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Sensitivity of Triploid Hybrid Bermudagrass Cultivars and Common Bermudagrass to Postemergence Herbicides

  • Theodore M. Webster (a1), Craig W. Bednarz (a1) and Wayne W. Hanna (a1)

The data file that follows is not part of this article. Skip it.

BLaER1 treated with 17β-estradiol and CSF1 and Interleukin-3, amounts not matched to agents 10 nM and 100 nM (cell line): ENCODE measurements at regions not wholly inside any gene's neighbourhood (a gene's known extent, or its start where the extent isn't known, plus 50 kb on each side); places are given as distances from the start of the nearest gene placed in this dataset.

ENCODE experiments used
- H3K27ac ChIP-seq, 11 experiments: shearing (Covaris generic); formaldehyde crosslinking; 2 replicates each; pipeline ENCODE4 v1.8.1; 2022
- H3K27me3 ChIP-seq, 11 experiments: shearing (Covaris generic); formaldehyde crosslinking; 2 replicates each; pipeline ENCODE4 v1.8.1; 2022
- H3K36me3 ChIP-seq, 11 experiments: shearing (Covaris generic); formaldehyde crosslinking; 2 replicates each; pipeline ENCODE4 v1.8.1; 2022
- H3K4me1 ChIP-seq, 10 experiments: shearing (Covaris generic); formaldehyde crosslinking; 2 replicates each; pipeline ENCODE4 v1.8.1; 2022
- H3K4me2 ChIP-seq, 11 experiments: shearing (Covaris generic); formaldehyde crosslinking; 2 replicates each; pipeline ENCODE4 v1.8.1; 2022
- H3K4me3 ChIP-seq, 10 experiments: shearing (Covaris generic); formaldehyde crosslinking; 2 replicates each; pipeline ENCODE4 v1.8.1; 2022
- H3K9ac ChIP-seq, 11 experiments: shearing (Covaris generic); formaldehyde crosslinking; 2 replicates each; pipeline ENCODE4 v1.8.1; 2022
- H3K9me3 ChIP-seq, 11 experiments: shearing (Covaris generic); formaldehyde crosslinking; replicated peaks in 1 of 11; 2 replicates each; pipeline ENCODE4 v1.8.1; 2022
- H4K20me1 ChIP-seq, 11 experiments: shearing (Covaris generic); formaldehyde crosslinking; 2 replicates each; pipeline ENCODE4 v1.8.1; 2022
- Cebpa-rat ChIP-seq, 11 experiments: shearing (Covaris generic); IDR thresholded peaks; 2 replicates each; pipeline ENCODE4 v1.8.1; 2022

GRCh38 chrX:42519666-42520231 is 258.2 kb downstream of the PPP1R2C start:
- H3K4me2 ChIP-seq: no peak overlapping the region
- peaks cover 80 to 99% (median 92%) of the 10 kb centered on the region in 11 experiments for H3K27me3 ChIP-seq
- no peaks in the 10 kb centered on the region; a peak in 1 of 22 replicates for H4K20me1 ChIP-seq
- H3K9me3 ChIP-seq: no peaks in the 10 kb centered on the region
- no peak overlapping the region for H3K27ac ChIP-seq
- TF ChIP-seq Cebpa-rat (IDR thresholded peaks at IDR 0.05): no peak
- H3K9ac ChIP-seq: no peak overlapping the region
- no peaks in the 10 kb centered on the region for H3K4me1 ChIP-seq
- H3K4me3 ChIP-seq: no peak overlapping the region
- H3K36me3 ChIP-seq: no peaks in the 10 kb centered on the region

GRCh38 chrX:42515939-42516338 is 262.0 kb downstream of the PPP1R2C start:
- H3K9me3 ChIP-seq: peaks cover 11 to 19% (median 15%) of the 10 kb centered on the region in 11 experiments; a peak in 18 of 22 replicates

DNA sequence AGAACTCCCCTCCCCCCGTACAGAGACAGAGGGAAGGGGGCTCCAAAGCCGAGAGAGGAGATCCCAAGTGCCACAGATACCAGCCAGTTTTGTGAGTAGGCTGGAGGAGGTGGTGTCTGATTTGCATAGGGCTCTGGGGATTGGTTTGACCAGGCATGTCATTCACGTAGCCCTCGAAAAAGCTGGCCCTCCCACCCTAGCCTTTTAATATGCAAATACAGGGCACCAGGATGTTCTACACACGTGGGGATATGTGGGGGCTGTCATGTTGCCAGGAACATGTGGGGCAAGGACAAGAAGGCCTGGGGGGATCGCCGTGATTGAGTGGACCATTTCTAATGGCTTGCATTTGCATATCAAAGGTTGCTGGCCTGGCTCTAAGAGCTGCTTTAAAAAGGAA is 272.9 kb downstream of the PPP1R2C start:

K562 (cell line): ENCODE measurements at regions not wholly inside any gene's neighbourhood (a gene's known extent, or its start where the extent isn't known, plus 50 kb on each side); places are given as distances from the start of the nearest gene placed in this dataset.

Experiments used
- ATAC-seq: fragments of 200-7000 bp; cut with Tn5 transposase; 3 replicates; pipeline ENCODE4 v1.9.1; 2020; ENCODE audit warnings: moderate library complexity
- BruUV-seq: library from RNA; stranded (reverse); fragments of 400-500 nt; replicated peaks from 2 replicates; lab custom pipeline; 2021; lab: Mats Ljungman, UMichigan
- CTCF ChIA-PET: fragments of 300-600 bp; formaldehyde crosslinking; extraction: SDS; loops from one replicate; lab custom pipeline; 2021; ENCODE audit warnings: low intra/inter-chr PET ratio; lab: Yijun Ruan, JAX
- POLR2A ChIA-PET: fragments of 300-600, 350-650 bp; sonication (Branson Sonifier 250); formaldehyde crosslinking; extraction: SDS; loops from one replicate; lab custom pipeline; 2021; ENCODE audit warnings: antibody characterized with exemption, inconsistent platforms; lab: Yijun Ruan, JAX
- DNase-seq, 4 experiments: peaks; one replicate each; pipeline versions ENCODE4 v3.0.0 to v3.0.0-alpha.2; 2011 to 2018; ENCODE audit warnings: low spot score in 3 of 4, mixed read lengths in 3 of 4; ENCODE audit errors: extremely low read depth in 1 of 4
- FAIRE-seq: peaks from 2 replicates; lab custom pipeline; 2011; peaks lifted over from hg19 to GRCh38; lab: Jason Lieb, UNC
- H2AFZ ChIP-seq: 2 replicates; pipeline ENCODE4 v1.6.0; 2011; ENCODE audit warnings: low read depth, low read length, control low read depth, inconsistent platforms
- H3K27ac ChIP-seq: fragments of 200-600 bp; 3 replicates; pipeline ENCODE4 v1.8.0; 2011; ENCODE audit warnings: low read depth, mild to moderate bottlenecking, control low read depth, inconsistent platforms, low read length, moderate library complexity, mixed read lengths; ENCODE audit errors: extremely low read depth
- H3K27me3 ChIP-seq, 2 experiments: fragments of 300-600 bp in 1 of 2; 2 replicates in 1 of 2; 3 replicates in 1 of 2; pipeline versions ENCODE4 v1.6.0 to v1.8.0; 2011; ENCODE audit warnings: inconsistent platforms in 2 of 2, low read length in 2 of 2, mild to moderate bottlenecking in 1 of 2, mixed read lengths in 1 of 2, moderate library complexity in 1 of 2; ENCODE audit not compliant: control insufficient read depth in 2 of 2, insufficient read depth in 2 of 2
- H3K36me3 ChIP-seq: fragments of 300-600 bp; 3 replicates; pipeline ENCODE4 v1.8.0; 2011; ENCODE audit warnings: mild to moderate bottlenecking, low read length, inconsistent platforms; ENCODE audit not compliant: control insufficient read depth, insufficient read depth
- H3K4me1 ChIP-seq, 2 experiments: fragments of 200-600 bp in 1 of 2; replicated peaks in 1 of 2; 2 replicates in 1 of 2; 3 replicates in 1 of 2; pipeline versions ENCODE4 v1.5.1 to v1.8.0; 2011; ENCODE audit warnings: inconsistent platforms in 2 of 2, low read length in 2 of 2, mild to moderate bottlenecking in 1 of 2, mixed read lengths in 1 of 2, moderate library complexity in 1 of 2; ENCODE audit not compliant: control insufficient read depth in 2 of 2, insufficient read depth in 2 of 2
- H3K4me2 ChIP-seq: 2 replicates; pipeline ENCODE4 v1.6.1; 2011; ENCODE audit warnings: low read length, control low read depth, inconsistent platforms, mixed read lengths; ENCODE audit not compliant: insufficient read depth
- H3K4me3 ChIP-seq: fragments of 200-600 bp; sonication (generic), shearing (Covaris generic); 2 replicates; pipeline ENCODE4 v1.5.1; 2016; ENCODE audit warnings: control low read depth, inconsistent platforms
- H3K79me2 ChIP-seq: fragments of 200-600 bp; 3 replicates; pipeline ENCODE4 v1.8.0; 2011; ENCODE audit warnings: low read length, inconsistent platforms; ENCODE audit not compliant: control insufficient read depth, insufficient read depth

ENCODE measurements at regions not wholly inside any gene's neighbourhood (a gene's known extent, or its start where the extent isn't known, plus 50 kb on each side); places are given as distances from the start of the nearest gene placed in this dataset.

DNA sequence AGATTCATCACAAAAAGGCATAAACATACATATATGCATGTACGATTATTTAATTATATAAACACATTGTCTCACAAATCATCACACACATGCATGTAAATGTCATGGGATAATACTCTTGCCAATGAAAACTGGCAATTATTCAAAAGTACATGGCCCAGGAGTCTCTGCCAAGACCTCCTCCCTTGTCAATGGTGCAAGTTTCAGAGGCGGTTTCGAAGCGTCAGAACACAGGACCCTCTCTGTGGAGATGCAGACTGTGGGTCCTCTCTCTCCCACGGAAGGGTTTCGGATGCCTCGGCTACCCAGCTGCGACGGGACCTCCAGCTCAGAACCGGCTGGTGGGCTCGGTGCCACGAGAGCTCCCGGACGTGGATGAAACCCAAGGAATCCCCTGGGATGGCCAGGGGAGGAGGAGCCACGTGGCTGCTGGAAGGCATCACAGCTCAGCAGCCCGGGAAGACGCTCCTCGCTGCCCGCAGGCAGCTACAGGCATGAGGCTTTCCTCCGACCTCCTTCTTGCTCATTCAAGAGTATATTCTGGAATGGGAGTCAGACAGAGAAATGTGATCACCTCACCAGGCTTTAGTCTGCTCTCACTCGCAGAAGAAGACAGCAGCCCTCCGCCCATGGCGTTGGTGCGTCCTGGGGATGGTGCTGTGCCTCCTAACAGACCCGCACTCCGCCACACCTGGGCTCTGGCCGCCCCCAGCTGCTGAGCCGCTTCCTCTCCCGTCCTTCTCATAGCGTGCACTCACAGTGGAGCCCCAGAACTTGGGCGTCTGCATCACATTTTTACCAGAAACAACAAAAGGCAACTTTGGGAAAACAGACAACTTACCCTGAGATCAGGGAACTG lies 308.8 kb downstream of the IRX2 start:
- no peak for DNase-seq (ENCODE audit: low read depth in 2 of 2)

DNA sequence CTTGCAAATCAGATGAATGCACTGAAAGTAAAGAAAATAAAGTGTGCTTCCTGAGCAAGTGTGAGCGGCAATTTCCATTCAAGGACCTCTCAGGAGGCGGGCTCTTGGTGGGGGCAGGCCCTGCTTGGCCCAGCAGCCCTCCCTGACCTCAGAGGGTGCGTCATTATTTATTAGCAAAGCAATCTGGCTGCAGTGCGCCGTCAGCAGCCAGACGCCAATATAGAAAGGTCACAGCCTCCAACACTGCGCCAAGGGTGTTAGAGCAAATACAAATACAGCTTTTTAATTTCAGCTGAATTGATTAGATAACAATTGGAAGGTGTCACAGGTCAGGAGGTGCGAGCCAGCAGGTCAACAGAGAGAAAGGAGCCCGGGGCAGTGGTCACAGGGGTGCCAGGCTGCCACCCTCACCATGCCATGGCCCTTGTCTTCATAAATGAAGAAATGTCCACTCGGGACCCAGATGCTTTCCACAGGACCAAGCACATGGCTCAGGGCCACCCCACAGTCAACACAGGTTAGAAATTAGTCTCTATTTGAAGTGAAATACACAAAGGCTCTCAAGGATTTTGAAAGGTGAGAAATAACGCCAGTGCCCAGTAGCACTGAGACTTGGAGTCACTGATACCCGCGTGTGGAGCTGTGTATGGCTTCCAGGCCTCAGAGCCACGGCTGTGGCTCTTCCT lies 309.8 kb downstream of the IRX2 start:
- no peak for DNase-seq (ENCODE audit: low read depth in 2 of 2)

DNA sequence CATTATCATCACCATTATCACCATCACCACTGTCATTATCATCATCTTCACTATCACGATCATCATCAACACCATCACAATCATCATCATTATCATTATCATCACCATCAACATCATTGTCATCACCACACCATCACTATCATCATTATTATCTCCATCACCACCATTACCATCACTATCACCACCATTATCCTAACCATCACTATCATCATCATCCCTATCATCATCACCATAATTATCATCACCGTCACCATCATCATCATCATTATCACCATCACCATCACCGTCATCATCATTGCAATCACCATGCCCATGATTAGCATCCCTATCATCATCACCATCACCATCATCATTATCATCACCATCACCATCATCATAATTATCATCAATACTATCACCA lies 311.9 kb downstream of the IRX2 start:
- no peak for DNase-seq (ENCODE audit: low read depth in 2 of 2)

The potential weediness of hybrid bermudagrass cultivars in nontarget areas is an important factor when considering the development of herbicide-resistant cultivars. Field studies evaluated the response of common bermudagrass, hexaploid hybrid ‘Tifton-10’, and two triploid hybrid bermudagrass cultivars (‘TifEagle’ and ‘TifSport’) to clethodim, fluazifop-p, glufosinate, glyphosate, and quizalofop-p. Glyphosate was more consistent than clethodim and clethodim plus glyphosate in controlling common bermudagrass. The triploid cultivars were equally sensitive to each of these treatments, whereas Tifton-10 control was highest with treatments that included glyphosate. Variability between years in control of common bermudagrass was attributed to differences in plant size at application, with greater control of smaller plants. All herbicides reduced common bermudagrass plant diameters ≥ 93% in 1999 when grown without a crop. However, in 2001, only herbicide treatments that included two applications of 1.1 kg ai/ha glyphosate reduced plant diameters 6 to 59%. None of the other treatments reduced common bermudagrass plant diameters compared with pretreatment values. When grown with cotton, fluazifop-p and 4.5 kg/ha glyphosate were the only treatments consistent across cultivars and years. All herbicide treatments reduced triploid hybrid bermudagrass plant diameters ≥ 90%, whereas Tifton-10 plant diameters were reduced > 86% by all treatments, with the exception of clethodim. As in the non-cropland study, common bermudagrass plant diameters were reduced ≥ 97% by herbicides in 1999, whereas in 2001, only fluazifop-p and glyphosate treatments reduced plant diameters compared with the nontreated control. Both the lack of aggressiveness and susceptibility to common herbicides of the triploid hybrid cultivars relative to common bermudagrass indicates that these non–pollen-producing or -receiving cultivars are reasonable candidates for the introduction of herbicide resistance.


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